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MEPS prepress abstract   -  DOI: https://doi.org/10.3354/meps13745

Spawning migration and larval dispersal of tropical Pacific eels (Anguilla spp.) in the centre of their distribution ranges

Robert Schabetsberger. *, Yu-Lin K. Chang, Michael J. Miller

*Corresponding author:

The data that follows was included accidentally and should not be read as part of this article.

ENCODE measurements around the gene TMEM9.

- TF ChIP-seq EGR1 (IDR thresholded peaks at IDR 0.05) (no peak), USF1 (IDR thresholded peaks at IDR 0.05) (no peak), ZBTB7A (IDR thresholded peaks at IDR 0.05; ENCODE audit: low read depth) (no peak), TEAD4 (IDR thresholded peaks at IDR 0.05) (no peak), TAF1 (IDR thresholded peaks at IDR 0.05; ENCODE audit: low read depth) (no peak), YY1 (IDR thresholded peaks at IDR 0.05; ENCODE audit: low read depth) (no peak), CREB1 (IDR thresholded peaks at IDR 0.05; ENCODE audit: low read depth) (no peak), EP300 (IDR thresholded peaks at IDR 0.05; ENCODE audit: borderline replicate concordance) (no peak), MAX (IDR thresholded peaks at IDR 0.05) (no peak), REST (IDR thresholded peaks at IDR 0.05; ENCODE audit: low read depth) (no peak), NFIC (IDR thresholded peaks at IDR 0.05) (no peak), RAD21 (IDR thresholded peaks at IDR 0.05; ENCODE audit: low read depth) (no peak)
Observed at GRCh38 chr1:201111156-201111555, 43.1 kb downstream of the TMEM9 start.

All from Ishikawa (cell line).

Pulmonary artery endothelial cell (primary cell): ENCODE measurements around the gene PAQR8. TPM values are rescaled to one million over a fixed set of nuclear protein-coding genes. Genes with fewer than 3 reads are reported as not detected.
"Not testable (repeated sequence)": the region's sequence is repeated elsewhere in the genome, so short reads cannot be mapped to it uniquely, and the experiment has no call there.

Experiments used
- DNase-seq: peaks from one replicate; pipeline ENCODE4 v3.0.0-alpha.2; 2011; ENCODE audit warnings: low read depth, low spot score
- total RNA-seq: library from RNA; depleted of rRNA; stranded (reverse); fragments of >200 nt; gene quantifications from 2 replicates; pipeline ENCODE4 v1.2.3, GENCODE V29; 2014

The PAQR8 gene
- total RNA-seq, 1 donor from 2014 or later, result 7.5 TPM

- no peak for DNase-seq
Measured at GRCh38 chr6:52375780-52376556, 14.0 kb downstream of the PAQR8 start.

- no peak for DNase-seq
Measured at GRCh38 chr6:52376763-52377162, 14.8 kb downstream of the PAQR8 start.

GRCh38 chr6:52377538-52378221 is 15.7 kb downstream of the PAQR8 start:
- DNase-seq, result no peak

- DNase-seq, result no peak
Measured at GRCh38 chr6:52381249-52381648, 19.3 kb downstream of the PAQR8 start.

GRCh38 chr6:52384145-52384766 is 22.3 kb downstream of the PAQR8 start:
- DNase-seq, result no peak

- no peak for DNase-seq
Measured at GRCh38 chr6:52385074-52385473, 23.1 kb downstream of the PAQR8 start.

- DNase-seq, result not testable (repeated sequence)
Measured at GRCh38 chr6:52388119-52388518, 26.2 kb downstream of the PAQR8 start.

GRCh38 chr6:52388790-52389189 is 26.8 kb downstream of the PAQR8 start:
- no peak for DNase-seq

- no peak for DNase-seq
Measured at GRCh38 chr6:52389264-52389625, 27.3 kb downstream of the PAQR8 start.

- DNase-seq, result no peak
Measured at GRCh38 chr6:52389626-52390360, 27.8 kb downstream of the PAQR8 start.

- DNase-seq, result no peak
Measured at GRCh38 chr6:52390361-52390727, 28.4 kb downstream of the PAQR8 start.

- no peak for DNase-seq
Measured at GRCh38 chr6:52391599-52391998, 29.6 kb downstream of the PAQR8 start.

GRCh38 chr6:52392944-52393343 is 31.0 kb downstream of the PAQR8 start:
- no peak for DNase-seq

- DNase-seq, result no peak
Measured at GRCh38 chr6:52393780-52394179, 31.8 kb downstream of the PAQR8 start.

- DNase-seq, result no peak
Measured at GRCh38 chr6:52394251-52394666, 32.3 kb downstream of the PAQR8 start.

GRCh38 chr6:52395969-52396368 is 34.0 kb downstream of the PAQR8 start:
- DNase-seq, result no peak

ABSTRACT: It is unknown how many spawning areas exist for tropical South Pacific eels (Anguilla marmorata, A. megastoma, A. obscura) populating island archipelagos between Papua New Guinea and French Polynesia. They could spawn at single centralized eastern and western locations, implying long-distance migrations by some eels, or at several local spawning areas. Larval catches, morphological and genetic investigations, and tagging experiments have provided no unequivocal answer. In this study, A. marmorata and A. megastoma were tagged with pop-up satellite archival transmitters at Samoa, in the centre of their distribution ranges. Tags surfaced prematurely after 11–25 d, 91–345 km from the point of release. One A. marmorata and one A. megastoma came within 180 and 230 km from where a small A. marmorata leptocephalus was caught north of American Samoa during a recent research cruise, suggesting that eels may spawn near the archipelago. Silver eels exhibited diel vertical migrations between 180 m during the night and more than 700 m during the day. At their upper migration depths, eels migrated towards increasing salinity and towards local eddies, raising the question if they may actively search for these oceanographic features. Up to 15% of virtual larvae released near Samoa were retained within local eddies and could have recruited back to the archipelago. The remaining larvae drifted as far as Fiji and the Cook Islands to the west and east, respectively. The exchange of leptocephali probably connects several local spawning areas throughout the South Pacific Ocean, causing genetic exchange among areas.